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Camerate and Cladid crinoids from the Upper Ordovician (Katian, Shermanian) Walcott-Rust Quarry of New York

Published online by Cambridge University Press:  20 May 2016

James C. Brower*
Affiliation:
Heroy Geology Laboratory, Syracuse University, Syracuse, New York, 13244-1070

Abstract

The camerates, Pycnocrinus argutus (Walcott, 1883) and Rhaphanocrinus subnodosus (Walcott, 1883), are characterized by narrow food grooves. An open distal stem coil was present in P. argutus, and R. subnodosus may have possessed the same type of holdfast. Such holdfasts either lay loose on the seafloor or were wrapped around unknown soft objects. The rhaphanocrinids were located at elevations of at least 300 mm above the substrate. Conversely, the much smaller pycnocrinids lived close to the seafloor at levels of about 10 to 24 mm. The three cladids are Merocrinus curtus (Ulrich, 1879), M. retractilis (Walcott, 1883), and Dendrocrinus gregarius Billings, 1857a. Merocrinus typus Walcott, 1883 and M. corroboratus Walcott, 1883 are conspecific with M. curtus. The spiral anal sac of M. retractilis is unique. Embryocrinus problematicus Hudson, 1918 probably represents a juvenile of Dendrocrinus gregarius, which also occurs in Ottawa, Ontario. Complete columns and attachment structures have not been found for D. gregarius and Merocrinus retractilis. Merocrinus curtus ranges from New York into the Cincinnati, Ohio area of the midcontinent. Although attachment devices and long stem segments are not preserved in the New York specimens, individuals of Merocrinus curtus from Cincinnati either have a conical holdfast cemented to a bryozoan or a tight distal stem coil that was wrapped around the stem of another crinoid; adult merocrinids from the Cincinnati region were positioned high above the seafloor, and incomplete stem segments up to about 800 mm long are known. The Walcott-Rust Quarry cladids all possessed wider food grooves than the camerates, so they were able to catch larger food particles.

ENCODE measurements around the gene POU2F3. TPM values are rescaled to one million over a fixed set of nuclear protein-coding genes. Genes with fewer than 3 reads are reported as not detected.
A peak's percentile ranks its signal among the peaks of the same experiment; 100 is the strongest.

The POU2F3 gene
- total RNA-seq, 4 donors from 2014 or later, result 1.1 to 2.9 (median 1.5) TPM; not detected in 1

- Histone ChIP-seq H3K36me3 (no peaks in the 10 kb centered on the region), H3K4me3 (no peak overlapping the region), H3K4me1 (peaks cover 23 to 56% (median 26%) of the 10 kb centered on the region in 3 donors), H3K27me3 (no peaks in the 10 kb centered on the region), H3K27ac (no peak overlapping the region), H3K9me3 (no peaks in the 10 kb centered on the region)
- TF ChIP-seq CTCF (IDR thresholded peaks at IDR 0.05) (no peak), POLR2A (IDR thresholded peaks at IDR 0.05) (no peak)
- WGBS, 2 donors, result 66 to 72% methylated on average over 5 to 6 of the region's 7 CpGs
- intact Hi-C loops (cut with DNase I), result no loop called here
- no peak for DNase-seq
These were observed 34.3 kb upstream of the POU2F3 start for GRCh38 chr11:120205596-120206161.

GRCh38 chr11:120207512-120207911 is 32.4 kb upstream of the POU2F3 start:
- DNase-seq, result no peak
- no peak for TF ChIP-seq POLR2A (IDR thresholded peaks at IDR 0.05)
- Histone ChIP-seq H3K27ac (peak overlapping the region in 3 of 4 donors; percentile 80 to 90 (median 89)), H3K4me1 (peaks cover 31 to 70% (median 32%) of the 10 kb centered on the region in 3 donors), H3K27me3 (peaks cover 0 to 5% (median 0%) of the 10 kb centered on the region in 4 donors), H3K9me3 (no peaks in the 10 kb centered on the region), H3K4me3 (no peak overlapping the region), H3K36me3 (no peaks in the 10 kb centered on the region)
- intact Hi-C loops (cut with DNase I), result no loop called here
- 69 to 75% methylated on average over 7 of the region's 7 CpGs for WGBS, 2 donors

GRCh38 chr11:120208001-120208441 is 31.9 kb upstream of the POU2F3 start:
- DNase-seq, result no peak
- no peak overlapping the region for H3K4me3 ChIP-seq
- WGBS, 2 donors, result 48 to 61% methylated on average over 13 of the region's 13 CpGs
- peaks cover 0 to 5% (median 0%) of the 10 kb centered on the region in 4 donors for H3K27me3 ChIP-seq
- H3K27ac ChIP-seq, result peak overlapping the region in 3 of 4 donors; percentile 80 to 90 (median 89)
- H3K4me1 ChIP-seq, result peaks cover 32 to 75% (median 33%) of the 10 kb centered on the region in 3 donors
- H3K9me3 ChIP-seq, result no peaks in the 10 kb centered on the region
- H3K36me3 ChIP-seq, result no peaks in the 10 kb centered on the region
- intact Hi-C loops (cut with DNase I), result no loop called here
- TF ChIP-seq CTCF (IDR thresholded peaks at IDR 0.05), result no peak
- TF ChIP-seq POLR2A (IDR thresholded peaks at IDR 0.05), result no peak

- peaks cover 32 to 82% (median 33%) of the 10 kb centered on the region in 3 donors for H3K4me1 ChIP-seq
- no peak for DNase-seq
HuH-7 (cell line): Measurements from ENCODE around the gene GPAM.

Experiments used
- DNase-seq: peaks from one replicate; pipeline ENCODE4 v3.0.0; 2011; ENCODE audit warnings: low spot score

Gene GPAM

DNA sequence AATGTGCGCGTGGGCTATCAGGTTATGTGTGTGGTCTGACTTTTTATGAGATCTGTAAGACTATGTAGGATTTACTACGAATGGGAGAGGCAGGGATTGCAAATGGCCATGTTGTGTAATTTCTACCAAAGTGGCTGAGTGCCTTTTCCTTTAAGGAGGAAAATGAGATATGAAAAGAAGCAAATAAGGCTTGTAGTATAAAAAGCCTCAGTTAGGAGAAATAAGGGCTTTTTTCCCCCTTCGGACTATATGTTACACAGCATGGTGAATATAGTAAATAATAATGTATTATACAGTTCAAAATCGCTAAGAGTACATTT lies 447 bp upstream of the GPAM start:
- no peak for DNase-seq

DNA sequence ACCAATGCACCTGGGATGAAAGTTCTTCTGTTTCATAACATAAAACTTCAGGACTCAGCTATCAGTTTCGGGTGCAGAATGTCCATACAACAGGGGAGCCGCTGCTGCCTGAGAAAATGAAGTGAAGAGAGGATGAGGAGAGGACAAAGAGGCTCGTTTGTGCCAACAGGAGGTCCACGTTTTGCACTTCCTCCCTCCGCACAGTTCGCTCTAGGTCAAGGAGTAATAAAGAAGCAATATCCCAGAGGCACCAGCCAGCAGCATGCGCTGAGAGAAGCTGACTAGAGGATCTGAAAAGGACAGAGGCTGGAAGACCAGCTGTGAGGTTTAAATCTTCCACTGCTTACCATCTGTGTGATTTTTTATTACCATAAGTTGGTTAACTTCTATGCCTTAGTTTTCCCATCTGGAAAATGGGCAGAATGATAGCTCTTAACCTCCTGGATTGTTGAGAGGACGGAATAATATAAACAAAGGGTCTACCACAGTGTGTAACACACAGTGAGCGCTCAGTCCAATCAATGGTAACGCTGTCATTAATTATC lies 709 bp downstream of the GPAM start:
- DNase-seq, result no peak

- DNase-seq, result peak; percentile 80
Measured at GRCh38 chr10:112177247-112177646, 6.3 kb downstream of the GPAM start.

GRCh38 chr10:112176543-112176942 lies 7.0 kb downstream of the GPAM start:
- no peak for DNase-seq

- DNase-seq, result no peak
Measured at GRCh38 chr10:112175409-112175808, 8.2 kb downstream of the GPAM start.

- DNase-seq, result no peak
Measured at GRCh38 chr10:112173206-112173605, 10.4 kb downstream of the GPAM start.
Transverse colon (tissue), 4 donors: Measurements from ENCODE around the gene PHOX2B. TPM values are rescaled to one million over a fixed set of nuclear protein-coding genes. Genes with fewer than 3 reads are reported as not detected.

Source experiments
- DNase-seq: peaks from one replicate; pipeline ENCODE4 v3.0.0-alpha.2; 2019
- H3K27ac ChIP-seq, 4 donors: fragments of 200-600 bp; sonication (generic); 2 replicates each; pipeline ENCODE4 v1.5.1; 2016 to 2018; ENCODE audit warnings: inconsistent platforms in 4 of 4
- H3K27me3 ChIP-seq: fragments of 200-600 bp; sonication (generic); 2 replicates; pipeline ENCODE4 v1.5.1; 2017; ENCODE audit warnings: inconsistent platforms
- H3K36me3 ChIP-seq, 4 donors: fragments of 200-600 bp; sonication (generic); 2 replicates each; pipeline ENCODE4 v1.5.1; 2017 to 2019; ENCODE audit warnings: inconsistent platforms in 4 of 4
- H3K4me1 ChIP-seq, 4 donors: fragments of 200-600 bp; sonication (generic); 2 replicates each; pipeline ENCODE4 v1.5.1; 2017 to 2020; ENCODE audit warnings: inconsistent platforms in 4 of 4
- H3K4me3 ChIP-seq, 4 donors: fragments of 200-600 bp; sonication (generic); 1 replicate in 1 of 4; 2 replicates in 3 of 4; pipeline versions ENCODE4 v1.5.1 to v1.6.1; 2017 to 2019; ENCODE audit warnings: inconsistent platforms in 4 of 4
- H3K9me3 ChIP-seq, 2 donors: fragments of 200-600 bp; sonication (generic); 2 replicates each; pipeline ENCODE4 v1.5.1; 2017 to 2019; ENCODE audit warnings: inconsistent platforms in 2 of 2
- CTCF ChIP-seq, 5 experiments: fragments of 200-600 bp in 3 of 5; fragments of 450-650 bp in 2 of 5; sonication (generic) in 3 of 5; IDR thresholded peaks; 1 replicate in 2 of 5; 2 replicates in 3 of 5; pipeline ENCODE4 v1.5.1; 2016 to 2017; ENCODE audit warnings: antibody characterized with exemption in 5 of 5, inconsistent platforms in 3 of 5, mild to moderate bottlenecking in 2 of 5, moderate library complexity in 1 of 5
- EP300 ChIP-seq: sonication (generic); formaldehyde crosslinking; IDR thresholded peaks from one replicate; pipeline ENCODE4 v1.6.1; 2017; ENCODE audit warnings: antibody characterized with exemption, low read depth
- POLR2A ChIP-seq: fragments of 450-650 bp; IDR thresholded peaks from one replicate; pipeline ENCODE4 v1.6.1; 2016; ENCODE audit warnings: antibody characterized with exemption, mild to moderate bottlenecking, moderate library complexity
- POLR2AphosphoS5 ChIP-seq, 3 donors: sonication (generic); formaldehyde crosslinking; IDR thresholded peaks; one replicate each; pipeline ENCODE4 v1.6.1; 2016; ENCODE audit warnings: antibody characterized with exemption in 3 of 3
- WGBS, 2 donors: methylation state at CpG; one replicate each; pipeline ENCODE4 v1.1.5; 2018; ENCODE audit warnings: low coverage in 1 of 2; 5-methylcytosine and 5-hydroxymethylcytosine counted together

Type
Research Article
Copyright
Copyright © The Paleontological Society

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